Nature Reserves – Why they are important?

By Clarke Birchard

The Saugeen Field Naturalists are fortunate to be the stewards of the Kinghurst Forest Nature Reserve. Kinghurst is one of twenty-one nature reserves owned and managed by Ontario Nature (previously the Federation of Ontario Naturalists). The ON nature reserves protect 2045 ha (5054 acres) of ecologically valuable, imperilled or vulnerable habitats across southern Ontario. Nature reserves provide a number of important services.

They preserve and protect typical as well as rare and threatened species, habitats and processes – like libraries or archives on land. Nature reserves should be regarded as essential public amenities. Allowing their exploitation or removal makes as much sense as allowing the most valuable books in a library to be borrowed and damaged or never returned.

Nature reserves provided opportunities for research. They act as scientific benchmarks or reference collections against which changes in other areas can be measured. Those who live through changes and are not aware of original states accept new and altered conditions as normal.

Nature reserves may be repositories of ancestral genetic diversity. They provide for spill-over or replenishment effects. Species of plants or animals that are less abundant or absent in surrounding areas due to habitat loss, exploitation (e.g. hunting, logging) or other causes are able to migrate outward from the reserves and repopulate suitable nearby habitats.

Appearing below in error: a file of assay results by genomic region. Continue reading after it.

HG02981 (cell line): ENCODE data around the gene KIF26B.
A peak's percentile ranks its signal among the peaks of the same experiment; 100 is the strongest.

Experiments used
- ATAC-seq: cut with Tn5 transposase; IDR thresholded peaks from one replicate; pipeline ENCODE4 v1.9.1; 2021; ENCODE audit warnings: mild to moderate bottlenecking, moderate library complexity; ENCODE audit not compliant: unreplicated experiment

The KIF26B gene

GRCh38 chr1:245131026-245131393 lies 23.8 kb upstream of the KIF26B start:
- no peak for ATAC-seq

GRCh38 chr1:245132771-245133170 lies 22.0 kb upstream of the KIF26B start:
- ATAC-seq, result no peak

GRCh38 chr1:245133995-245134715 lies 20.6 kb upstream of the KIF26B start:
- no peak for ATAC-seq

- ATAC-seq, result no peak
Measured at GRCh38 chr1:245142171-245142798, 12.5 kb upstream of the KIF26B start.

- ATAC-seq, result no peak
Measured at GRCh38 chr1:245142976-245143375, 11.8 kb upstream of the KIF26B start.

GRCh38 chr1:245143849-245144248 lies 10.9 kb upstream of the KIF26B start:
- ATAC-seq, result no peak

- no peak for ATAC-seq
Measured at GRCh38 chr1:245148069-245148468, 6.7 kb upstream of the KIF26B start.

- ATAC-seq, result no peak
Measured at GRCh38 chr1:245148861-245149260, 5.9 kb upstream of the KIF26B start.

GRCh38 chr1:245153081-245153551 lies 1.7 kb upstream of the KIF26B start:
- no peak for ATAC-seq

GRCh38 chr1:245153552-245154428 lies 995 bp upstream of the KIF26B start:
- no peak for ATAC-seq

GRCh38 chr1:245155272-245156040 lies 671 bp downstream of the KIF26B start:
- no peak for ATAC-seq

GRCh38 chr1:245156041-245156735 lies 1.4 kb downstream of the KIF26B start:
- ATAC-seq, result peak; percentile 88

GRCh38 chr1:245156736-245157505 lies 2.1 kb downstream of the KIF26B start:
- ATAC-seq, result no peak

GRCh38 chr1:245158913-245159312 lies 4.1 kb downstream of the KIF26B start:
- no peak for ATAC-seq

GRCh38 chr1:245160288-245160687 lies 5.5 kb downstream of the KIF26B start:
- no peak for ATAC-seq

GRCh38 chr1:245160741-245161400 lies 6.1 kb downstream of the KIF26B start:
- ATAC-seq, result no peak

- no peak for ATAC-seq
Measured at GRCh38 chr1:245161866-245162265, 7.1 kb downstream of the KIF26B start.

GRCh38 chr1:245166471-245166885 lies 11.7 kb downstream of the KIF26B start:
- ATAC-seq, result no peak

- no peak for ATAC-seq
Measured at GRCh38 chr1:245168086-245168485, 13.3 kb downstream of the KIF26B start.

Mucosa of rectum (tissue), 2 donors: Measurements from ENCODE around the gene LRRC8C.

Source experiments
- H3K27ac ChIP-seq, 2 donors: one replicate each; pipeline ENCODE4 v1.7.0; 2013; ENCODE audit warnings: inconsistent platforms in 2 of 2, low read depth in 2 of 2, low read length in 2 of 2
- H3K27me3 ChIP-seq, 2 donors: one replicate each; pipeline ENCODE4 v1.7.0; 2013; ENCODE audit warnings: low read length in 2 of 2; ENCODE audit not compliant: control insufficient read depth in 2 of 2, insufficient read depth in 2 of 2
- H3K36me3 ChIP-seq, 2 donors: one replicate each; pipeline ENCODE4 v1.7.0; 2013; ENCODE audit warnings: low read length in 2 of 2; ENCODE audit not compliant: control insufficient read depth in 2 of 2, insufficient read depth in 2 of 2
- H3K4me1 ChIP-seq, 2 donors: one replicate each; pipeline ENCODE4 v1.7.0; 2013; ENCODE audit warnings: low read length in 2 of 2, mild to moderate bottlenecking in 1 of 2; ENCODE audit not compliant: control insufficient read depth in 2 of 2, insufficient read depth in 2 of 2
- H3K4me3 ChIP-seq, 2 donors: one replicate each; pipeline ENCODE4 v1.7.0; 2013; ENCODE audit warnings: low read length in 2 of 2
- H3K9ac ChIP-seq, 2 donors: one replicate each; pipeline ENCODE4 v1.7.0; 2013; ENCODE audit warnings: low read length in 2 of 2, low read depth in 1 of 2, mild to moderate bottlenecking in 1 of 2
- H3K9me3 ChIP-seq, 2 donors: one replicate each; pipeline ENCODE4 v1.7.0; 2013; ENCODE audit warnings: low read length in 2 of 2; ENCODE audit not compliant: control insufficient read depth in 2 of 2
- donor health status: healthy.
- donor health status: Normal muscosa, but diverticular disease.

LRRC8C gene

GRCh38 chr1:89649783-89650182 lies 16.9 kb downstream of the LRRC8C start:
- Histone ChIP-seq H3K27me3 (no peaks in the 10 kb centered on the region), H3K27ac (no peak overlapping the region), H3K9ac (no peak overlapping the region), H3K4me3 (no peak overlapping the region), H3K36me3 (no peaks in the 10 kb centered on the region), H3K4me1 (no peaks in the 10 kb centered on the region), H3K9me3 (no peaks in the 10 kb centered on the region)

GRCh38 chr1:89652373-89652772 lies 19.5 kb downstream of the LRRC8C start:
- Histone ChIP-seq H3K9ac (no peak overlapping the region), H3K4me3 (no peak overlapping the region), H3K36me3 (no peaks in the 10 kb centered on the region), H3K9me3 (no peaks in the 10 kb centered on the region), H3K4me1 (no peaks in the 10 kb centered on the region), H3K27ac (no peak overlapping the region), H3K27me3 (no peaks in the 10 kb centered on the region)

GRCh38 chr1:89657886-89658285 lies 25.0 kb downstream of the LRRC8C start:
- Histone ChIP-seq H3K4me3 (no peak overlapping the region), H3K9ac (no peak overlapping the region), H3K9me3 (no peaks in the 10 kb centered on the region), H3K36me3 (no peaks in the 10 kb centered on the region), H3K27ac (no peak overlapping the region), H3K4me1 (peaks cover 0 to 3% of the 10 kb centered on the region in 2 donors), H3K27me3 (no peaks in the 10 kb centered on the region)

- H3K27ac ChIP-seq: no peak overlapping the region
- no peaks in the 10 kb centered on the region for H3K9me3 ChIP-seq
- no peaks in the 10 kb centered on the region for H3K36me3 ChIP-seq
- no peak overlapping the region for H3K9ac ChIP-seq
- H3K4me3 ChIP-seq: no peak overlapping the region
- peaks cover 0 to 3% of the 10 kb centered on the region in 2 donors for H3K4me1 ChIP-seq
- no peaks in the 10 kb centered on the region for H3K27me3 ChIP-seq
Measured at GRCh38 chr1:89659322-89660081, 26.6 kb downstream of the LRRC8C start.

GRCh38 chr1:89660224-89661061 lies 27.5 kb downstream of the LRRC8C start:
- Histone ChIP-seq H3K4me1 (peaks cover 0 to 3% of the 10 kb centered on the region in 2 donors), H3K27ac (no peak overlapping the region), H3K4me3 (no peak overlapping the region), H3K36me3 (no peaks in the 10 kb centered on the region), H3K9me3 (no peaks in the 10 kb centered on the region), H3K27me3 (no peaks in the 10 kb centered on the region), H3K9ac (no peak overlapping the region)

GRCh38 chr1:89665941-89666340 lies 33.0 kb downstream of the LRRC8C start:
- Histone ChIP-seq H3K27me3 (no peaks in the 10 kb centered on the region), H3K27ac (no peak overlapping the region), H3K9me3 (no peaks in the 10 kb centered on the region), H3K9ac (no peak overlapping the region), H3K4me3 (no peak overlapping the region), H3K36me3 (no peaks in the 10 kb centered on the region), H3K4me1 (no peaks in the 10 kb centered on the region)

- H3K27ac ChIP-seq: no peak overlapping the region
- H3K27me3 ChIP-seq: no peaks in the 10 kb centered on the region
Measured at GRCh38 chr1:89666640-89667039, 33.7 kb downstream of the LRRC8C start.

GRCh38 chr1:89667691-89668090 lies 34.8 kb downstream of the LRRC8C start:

Nature reserves provide valuable ecological services such as oxygen production; carbon sequestration; groundwater cleansing, storage and slow release.

Nature reserves can be valuable settings for environmental education – destinations for school, college, university and adult field trips.

Nature reserves provide for recreation and eco-tourism. Some long-time New Zealand crayfishermen and Newfoundland cod fishermen now earn steady incomes as eco-cruise operators. Costa Rica disbanded its armed forces in the 1950’s and directed military spending into national parks and eco-tourism. Eco and Adventure Tourism now lead coffee and bananas as national economic activities in that country. Forms of recreation such as nature viewing, botanizing, artistic expression and photography are non-consumptive and low-impact but contribute to human health and well-being.

Nature reserves can be settings for re-creation – personal enjoyment and renewal, aesthetics and spiritual values.

The next time you are walking through Kinghurst or working to help improve it for wildlife and for other people you might reflect on some of the above thoughts and how fortunate we are to have such a wonderful reserve in our area. There are five other ON nature reserves in Grey and Bruce Counties.

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